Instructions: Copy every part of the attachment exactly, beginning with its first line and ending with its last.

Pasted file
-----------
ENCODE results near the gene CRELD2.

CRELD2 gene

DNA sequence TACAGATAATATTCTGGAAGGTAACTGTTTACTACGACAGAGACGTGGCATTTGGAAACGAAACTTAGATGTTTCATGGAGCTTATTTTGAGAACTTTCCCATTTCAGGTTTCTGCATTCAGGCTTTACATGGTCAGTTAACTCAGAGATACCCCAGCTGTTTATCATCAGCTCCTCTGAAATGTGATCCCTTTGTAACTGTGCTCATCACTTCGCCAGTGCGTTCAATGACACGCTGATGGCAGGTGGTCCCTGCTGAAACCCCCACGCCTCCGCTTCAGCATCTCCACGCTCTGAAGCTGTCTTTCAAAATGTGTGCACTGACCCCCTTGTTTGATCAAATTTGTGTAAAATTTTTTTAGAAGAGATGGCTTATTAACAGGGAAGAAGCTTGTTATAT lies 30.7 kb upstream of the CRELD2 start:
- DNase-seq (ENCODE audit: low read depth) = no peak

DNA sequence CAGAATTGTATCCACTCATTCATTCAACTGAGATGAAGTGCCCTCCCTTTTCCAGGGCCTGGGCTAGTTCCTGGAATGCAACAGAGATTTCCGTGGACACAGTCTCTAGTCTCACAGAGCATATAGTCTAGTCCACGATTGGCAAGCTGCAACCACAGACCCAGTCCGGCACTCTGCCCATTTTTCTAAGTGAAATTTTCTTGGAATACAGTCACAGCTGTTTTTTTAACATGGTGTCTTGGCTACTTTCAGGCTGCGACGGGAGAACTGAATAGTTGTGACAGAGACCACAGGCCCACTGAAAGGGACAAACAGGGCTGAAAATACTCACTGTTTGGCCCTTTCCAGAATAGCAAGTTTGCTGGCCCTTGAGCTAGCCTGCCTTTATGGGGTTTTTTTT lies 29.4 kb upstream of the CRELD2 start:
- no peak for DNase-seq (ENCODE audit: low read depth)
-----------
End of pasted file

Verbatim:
ENCODE results near the gene CRELD2.

CRELD2 gene

DNA sequence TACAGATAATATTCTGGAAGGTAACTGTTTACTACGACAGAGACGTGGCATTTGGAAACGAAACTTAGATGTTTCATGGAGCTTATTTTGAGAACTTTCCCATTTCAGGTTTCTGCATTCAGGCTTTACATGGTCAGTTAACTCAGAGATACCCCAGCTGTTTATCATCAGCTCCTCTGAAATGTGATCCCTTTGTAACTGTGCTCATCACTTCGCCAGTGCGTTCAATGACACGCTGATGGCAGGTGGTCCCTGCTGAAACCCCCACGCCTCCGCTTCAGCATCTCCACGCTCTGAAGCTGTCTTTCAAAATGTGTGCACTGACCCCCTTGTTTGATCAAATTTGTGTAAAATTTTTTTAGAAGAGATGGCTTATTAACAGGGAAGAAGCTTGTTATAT lies 30.7 kb upstream of the CRELD2 start:
- DNase-seq (ENCODE audit: low read depth) = no peak

DNA sequence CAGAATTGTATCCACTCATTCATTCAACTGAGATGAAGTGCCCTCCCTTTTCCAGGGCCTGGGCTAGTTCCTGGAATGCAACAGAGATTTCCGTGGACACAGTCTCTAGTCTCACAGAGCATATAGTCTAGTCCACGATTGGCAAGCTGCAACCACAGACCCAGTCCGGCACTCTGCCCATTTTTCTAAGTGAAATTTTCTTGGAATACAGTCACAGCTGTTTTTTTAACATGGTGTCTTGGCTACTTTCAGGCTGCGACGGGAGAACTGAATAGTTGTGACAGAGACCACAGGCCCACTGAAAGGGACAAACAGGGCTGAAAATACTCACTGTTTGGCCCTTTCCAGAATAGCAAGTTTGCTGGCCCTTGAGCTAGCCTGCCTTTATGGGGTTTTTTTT lies 29.4 kb upstream of the CRELD2 start:
- no peak for DNase-seq (ENCODE audit: low read depth)